Overview: The Dodge Challenger is Fiat Chrysler’s horse in the pony-car derby, a venerated nameplate among the Mopar faithful resurrected in 2007 after spending more than three decades in mothballs. (Let’s all agree never to speak of the late-1970s Mitsubishi-based Challengers, shall we?) This rear-wheel-drive coupe battles the Ford Mustang and the Chevrolet Camaro, and of the three the Challenger is the most slavishly retro; options include 1970s-style striping, houndstooth cloth upholstery, and a Shaker hood scoop, and, well, just look at the thing. Its styling is meant to evoke that of the 1971 Challenger, but it might as well be a 5/4-scale replica.
The Challenger is based on a large-car architecture that it shares with the Dodge Charger and Chrysler 300 sedans. As a result, it weighs several hundred pounds more than its primary rivals; its largeness does afford much better rear-seat accommodations, and it also offers a plethora of engine choices for buyers (although there is no turbocharged four-cylinder option as in the Mustang and Camaro). There’s a 305-hp V-6 in the SXT and SXT Plus trims, a 375-hp 5.7-liter Hemi V-8 in most R/T trim levels, a 485-hp 6.4-liter Hemi in the R/T Scat Pack and SRT 392, and a stonking, 707-hp supercharged 6.2-liter V-8 in the bodacious Hellcat. V-8 versions are available with a six-speed manual transmission, while an eight-speed automatic is standard with the V-6 and optional with the V-8s.
Prices range from $27,990 to $65,190, and in addition, a number of trim and equipment packages allow one to spec a Challenger to look exactly as aggressive as they’d like. For this review, we drove a somewhat modestly priced SXT Plus that rang in at $35,115 with the V-6, the Blacktop appearance package, the Super Track Pak (performance tires plus upgraded brakes, steering, and suspension), and a few other minor options.
What’s New: After a major overhaul for 2015, model year 2016 saw the addition of some throwback paint colors (Go Mango orange, Plum Crazy purple) and the return of the Blacktop appearance package.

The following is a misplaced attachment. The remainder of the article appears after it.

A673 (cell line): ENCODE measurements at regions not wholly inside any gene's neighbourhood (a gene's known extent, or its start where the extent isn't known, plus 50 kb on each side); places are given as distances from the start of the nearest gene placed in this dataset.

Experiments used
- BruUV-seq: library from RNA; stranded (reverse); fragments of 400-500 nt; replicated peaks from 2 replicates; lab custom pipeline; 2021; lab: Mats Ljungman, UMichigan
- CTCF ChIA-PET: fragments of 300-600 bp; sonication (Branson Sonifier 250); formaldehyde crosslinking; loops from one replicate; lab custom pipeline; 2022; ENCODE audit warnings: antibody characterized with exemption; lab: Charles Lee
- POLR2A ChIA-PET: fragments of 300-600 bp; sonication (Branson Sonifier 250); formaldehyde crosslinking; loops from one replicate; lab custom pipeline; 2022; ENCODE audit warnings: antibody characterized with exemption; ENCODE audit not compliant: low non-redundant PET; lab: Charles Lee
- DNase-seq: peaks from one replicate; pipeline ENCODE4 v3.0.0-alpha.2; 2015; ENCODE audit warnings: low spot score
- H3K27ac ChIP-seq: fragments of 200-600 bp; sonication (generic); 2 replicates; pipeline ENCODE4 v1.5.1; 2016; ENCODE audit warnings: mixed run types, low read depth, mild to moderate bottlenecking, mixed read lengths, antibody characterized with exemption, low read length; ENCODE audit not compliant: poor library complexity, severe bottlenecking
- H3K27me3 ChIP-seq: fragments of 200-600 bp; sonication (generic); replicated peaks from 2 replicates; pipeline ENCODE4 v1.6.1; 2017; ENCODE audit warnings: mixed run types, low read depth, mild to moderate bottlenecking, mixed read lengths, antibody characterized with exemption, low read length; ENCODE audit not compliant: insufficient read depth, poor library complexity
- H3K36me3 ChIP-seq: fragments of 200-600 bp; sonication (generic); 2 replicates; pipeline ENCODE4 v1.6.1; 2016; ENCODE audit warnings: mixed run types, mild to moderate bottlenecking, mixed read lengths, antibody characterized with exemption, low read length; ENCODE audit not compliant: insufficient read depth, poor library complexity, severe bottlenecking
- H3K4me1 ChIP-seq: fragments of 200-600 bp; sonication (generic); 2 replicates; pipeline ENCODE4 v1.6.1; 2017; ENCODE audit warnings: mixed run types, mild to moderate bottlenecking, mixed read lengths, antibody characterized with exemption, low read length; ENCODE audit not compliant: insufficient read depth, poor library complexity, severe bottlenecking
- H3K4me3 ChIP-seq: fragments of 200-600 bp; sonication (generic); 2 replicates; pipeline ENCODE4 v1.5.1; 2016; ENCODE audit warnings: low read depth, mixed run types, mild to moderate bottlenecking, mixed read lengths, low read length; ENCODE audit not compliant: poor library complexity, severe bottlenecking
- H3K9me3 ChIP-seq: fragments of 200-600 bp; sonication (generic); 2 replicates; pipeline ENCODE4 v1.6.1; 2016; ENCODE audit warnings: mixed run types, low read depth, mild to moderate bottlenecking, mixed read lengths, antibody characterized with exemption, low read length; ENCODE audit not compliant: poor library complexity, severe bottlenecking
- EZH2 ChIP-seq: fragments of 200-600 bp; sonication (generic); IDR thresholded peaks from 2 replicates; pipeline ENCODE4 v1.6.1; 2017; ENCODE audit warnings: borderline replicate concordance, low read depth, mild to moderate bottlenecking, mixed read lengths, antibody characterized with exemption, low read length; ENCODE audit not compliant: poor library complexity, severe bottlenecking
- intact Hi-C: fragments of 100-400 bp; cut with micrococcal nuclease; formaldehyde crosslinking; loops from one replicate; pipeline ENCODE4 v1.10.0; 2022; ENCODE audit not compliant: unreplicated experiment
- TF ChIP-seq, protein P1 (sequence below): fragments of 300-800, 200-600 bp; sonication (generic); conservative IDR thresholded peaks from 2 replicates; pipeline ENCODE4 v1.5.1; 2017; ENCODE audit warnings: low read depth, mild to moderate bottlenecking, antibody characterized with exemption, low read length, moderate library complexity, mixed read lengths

What We Like: Well, the Dodge dealer is the only place in the world you can get a 707-hp coupe (or sedan, for that matter), and the Hellcat is stupid fun. That one is all menace, performing burnouts with ease and sounding like a pack of rabid grizzly bears even at idle, and it has proven wildly popular. The current Challenger also has decent interior materials for its price, cushy ride quality in most versions, and a roomy cabin with a rear seat that actually will accommodate adults. Plus it looks bad-ass. Helping its bad-assitude are options such as the Blacktop gear, which brings 20-inch wheels and some other aesthetic baubles for a very reasonable $695 upcharge, as well as performance bargains like the $39,990 R/T Scat Pack, which nets the engine of the $51,190 SRT 392 but does without many frills, hence a steep discount. The Challenger’s Uconnect infotainment and available navigation upgrade are among the best in all of autodom for user-friendliness, even if the graphics are a bit dated. And, of course, the V-8 cars are quick and sound fantastic.
What We Don’t Like: The interior, despite all its space, is a dark cave, especially for those in the back seat. As in all pony cars, visibility isn’t great, especially to the rear. Being based on a large-sedan architecture does the Challenger no favors in terms of handling, and both the Mustang and Camaro will run circles around it on a winding road. This car is all about style and cruising—even with the ballsy Hellcat engine—so those who like to drive tight, twisting roads are better off shopping at the Ford or Chevrolet stores. That goes double for anyone who might frequent a racetrack that doesn’t have a Christmas tree at its starting line; compared to thoroughbreds such as the Mustang GT350/GT350R and the Camaro 1LE, the Challenger is a Clydesdale. We like the Challenger just fine, and it has a charm all its own, but it won’t be a true contender until it gets smaller and significantly lighter, which also would help its dismal real-world fuel economy (we regularly see mpg in the mid-teens from Challenger test cars, even V-6s).
Verdict: Third place in the pony-car sales standings, third place in our hearts.
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